As the Daily News points out, it is unusual that Bartholomew enjoys the support of ZANU-PF members in his area, who are opposed to his eviction.

" Zanu PF supporters in Chegutu created a buffer zone at the farm protecting Bartholomew from eviction. They say he is a bonafide Zanu PF supporter who always went out of his way to help villagers. He drove water bowsers around, distributing the precious commodity at the homes of the villagers. The people also told of how he distributed grain to the villagers in their time of need and also contributed to funerals in the area by providing transport and food. Most importantly, they said he used to provide the villagers with transport to Zanu PF rallies and meetings, a deed which made him a darling of many in the area."

Poor relations with surrounding communities is one of the reasons the white farmers of old were widely resented, even as they were also admired for their farming prowess, and feared for their economic/psychological power over them. It appears Bartholomew was clearly different, although that has not saved him from the dispossession fate of many other white farmers.

However, there is something very wrong with the villagers giving Bartholomew's reported ZANU-PF sympathies as a reason why he should not be evicted. The Daily News even refers to this as the 'most important' reason why the villagers can't understand his eviction.

Are a land occupier's ZANU-PF sympathies or membership more important than his farming ability in whether he should stay on his farm or be replaced by somebody else? If so, then forget about agriculture as a profitable, wealth-generating entity recovering any time soon, because there is obviously no direct correlation between ZANU-PF sympathy/membership/loyalty and being a good farmer.

Even if Bartholomew were allowed to remain on the farm, what had clearly become the expectation by the surrounding communities that he would support their political party activities is wrong and inappropriate, even if it at one time might have appeared politically smart and protective of his interests. The new farmer, who is likely to be struggling for many years to get himself established, if he does so at all, also has the additional heavy burden of being judged not according to his farming, but by how he compares to his predecessor in these sorts of extra-curricular activities.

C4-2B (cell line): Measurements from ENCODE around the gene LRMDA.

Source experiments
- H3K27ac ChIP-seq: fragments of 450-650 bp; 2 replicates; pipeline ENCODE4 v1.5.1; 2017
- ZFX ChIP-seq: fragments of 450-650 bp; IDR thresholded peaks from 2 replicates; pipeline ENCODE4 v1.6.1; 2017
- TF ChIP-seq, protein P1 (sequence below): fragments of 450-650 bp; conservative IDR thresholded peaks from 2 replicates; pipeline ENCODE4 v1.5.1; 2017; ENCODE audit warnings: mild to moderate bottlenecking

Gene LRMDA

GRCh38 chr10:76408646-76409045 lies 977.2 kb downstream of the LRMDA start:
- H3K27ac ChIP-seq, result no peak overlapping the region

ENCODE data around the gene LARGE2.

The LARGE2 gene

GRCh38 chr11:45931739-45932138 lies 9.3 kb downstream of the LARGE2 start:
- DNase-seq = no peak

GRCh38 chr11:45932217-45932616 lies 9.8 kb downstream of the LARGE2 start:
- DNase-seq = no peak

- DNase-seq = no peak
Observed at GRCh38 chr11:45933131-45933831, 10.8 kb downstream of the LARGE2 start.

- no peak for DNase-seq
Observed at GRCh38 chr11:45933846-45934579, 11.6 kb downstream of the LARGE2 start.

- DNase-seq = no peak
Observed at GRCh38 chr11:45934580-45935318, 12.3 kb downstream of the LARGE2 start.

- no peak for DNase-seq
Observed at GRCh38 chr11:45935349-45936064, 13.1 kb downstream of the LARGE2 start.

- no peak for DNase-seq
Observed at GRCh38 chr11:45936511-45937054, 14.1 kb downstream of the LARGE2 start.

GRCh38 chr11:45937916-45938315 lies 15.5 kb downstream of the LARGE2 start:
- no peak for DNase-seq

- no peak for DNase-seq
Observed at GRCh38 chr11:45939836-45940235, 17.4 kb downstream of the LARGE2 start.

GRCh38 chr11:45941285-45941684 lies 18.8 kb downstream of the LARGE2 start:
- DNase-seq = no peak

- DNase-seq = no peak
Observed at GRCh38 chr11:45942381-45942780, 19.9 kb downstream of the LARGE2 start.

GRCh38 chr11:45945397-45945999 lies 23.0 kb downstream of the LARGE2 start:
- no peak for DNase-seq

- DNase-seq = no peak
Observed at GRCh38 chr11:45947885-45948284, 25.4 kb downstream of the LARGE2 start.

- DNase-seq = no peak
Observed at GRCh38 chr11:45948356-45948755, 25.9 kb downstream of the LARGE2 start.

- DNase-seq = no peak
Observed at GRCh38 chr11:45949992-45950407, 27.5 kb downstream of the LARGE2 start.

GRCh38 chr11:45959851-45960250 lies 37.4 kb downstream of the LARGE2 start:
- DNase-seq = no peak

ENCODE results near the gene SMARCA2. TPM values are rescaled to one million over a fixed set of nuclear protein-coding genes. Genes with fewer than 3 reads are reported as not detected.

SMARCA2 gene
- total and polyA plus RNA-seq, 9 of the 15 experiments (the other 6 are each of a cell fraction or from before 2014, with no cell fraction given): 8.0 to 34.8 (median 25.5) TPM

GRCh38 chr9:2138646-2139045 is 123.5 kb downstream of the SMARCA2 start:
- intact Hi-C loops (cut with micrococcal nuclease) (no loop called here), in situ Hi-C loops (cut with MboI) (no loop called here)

Even if he wanted to, out of conviction or self-interest, the new farmer is unlikely to be able to deliver water to surrounding villagers with a tractor, or ferry them to ZANU-PF meetings. Quite apart from issues of his ability to do these things, there is what should be the overriding issue that he should not be expected to do them at all.

The new farmer's main responsibility is to use that land productively, but there has now developed a culture/expectation where the reality is that he will be under considerable pressure to attempt to 'buy' community support with a 'godfather' role similar to that of the evicted white farmer. He will inevitably be found wanting, and if he tries too hard to please, it could make him bankrupt. If he doesn't try at all, pleading that he can't afford and is busy developing his farm, he will be marked as a bad guy. He is in a no win situation because of the deeply politicized nature of the land reform effort. This is an issue that in one way or another will negatively dog the whole land reform effort for years to come.

"Zanu PF supporters were seething with anger questioning why their “son” was being evicted after what he did for the community. They demanded to know who Pambukani was riding on and his party credentials, saying they had not seen him at any Zanu PF rally."